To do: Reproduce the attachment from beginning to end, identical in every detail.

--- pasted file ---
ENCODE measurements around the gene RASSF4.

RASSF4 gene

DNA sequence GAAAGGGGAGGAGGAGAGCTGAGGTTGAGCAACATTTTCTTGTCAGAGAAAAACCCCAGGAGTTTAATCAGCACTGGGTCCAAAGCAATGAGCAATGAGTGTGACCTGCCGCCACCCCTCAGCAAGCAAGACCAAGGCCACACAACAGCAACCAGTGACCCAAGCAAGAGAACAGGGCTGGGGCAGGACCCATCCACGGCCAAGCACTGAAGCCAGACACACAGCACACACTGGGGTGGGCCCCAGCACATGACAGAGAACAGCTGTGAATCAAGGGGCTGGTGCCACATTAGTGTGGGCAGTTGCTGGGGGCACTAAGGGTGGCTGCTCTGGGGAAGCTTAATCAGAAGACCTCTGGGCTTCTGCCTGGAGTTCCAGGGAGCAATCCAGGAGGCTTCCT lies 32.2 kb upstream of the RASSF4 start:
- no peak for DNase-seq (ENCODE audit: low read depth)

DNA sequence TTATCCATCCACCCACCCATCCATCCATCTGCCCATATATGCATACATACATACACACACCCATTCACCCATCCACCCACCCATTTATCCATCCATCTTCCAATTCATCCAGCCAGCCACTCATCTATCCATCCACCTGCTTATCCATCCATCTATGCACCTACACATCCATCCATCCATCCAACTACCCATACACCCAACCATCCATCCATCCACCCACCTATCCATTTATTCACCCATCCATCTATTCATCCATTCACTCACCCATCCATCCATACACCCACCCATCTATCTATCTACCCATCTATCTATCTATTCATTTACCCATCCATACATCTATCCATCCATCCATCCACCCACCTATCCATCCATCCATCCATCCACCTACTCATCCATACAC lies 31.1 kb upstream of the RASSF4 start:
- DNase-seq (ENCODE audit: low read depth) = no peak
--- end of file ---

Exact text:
ENCODE measurements around the gene RASSF4.

RASSF4 gene

DNA sequence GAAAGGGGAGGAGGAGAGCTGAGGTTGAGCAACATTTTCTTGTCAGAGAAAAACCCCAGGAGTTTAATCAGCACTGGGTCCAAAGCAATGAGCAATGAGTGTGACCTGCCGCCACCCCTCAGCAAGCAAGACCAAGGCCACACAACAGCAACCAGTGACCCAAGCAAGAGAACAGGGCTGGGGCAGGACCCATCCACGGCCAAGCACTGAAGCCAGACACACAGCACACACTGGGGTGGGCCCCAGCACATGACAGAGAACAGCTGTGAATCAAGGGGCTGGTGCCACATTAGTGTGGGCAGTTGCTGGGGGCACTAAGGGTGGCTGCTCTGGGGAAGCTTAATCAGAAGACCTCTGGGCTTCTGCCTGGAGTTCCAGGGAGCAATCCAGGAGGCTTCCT lies 32.2 kb upstream of the RASSF4 start:
- no peak for DNase-seq (ENCODE audit: low read depth)

DNA sequence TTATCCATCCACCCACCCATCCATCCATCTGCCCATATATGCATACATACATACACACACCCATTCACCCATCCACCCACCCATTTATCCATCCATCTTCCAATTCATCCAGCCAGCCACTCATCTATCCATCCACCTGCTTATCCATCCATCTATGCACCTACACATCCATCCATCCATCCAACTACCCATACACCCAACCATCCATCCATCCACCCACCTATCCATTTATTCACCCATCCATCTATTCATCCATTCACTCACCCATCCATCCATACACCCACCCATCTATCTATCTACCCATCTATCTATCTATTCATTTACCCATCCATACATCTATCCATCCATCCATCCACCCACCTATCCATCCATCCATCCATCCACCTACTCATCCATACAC lies 31.1 kb upstream of the RASSF4 start:
- DNase-seq (ENCODE audit: low read depth) = no peak